If you had asked me this time last week who Essena O’Neill was, I would have suggested maybe a Russian figure skater. While neither of those names sound particularly Russian, there wouldn’t have been much point in putting more thought into it, being I had no idea who she was, or why you were asking.
This week, however, I know who she is, and while I am not one of her 500,000 Instagram followers, I know why you’re asking.
O’Neill — barely 18, beautifully bronzed, blonde, fit as a fiddle and Australian, to boot — is one of the girls who has managed to cultivate a relatively massive social media following simply by living what appears to be the good life. Much like the socialites we used to follow around via the latest issue of Hello or the New York Times, today’s Instagram celebrities are normal people who try extra hard to look like they’ve been blessed with all the luck in the world.
Have they been? Sure, but so have we all. The difference, as in the case of O’Neill, is how obsessed we are with showing that off — and to what extent it becomes our reality or our daydream.
Last week, O’Neill took to her personal Instagram and YouTube accounts to announce that she was quitting social media. Painstakingly, she went back and deleted more than 2,000 photos from her photo feed and, further, changed all the captions on the remaining photos to ones that encourage the reader to look beyond the staged, perfect nature of the photo.
“Social media is not real life,” she states, over and over again. But of course, we already know that.
There is an unwritten responsibility that we all accept as we click on those “I agree” buttons that appear before an app downloads. That responsibility is to not forget, just because the technology is now in our hands, what we learned when Photoshop was exposed as the transformative tool it is. Just because we aren’t models or professional photographers or in the 1 per centile doesn’t mean we don’t have the ability to alter our images to meet those standards. We agree, when we use these platforms, to accept the images with a grain of salt — an understanding that life is not perfect, even though it looks like it is.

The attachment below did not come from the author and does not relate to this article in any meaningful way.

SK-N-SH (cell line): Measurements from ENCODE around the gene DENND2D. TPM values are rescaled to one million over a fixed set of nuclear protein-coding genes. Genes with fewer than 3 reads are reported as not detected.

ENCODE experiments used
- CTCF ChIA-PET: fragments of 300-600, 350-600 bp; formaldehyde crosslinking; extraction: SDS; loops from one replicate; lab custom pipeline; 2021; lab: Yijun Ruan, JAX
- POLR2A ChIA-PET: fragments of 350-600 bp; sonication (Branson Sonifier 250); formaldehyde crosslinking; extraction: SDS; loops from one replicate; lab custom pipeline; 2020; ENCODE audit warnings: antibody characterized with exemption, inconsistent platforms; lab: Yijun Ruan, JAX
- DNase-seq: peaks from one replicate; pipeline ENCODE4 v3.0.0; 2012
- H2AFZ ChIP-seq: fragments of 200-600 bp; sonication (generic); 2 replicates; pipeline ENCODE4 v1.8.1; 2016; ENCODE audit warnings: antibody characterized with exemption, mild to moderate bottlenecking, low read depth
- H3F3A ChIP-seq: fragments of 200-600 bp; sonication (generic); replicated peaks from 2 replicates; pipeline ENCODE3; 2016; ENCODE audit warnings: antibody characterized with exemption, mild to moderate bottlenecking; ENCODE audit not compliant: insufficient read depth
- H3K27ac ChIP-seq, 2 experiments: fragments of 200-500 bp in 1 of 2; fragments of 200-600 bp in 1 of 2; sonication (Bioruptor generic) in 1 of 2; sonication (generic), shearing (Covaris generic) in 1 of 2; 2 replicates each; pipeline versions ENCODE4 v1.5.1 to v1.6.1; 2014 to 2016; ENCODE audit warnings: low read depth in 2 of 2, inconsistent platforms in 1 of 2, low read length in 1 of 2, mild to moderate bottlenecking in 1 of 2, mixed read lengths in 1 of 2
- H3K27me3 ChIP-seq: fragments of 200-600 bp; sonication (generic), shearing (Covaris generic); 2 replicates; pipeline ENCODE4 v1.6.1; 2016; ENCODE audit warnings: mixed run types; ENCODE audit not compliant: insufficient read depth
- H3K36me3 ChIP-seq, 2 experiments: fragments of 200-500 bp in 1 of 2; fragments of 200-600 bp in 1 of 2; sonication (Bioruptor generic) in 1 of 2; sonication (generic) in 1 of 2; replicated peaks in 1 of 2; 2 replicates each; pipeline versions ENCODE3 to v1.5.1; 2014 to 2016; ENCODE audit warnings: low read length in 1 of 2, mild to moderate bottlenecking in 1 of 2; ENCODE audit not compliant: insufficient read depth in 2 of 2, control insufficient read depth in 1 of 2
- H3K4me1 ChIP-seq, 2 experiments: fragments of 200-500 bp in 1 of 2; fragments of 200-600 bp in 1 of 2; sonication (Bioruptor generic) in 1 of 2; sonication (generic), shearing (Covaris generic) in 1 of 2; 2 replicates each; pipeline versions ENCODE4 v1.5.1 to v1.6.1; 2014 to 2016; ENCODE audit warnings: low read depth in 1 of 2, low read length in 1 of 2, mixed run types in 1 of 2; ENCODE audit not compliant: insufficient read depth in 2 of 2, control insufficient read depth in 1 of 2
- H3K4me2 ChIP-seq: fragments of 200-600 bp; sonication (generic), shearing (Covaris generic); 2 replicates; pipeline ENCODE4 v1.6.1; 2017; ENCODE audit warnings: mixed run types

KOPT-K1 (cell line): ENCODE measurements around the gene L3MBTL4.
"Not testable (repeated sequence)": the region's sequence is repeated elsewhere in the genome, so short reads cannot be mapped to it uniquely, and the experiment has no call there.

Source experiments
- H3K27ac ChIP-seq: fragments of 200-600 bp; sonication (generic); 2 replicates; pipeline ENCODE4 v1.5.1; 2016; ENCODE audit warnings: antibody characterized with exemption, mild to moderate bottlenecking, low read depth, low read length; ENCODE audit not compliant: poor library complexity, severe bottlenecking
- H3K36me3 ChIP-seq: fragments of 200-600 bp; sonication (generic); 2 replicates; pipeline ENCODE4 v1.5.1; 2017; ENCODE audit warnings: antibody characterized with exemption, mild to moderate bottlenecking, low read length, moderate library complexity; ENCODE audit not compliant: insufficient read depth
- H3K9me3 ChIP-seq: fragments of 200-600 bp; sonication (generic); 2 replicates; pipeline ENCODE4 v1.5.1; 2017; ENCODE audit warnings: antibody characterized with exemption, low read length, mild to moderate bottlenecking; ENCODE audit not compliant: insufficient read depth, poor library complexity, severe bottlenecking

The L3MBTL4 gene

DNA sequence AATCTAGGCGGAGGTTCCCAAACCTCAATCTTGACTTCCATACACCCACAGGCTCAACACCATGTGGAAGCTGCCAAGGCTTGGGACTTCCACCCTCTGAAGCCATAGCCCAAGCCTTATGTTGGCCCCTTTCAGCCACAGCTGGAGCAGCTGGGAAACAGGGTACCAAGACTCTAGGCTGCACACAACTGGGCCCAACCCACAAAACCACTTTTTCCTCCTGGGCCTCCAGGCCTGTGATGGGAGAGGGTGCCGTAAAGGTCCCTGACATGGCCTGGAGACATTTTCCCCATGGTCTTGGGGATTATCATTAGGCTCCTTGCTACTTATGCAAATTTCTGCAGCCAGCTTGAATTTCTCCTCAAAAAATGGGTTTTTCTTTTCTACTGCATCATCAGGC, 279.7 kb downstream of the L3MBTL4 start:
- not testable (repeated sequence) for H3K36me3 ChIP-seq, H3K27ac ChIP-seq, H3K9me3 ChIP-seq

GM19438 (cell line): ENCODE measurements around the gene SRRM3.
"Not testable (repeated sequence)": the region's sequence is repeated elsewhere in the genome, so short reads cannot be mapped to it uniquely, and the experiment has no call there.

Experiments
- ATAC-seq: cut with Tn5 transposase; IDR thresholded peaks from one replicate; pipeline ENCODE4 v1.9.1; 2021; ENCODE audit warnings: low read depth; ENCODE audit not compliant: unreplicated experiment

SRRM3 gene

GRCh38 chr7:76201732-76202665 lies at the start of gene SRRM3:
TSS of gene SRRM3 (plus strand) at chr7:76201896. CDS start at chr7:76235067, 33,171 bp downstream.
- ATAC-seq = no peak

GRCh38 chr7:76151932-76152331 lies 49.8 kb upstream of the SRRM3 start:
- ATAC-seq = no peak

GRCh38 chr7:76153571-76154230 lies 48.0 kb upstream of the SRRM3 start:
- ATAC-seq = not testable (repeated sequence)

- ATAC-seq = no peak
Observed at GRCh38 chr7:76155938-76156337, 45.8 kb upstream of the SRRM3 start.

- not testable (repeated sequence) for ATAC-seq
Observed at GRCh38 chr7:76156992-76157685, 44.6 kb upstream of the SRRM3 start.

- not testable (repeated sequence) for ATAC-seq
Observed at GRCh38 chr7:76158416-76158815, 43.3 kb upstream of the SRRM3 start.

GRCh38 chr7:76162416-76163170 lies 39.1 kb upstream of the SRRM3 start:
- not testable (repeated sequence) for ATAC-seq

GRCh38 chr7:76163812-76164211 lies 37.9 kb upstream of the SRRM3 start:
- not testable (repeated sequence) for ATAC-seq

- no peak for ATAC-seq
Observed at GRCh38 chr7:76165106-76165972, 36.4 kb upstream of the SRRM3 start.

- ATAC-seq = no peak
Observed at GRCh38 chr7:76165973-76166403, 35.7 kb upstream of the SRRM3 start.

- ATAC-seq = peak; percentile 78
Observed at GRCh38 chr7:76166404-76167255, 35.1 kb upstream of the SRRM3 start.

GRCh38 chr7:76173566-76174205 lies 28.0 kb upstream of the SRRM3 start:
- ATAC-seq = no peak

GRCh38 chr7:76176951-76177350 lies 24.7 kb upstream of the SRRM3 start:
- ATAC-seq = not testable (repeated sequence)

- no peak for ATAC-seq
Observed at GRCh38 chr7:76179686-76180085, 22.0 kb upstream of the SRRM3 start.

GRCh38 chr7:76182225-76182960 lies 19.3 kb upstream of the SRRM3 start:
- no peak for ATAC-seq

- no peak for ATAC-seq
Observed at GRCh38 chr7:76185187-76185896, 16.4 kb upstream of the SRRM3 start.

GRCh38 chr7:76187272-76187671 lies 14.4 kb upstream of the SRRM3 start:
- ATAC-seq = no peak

As a girl who proclaims she has been using social media as her career since she was 12, it’s no surprise O’Neill didn’t see that invisible disclaimer I just mentioned. Instead, being the vulnerable age she was, she found herself “obsessing” over the lives of social media’s elite — studying how to be like them until, finally, she became one of them.
O’Neill’s resignation from the world of paid promotions and day-long ‘candid’ beach shoots has, as one might expect, gone viral. She appears, most recently, on her own YouTube channel in tears and sans make-up, urging people — young people — to put their phones down and interact with the real, tangible, living, breathing world surrounding them.
To this I say here, here!
To think — a world where we are person to person not screen-to-screen, yes! A world where we look where we’re going and smile and nod, yes! A world where we aren’t made to feel obligated to be better than we are, yes, yes, yes!
What O’Neill doesn’t comment on, however, is the millions of social media users who have never used the platforms the way she has. She scolds us as if we, too, have been paid three hundred dollars to post a picture of ourselves with a tea bag.
O’Neill, herself, proves that social media is an extraordinary tool of communication and much like we need to filter out how much weight we give product placement and television commercials, we need to look at how much weight we place on those people who do have a substantial following.
I commend those who take a step back from feeling too absorbed in the screen-world, but I also appreciate those who partake in it — head and heart first.
There need not be any social media shaming just because someone is in recovery. What we need is a label — one that says, under all circumstances, please use it responsibly.
— Andria Parker is an Instagram-obsessed idealist with at least 600 words to share on every topic, ever.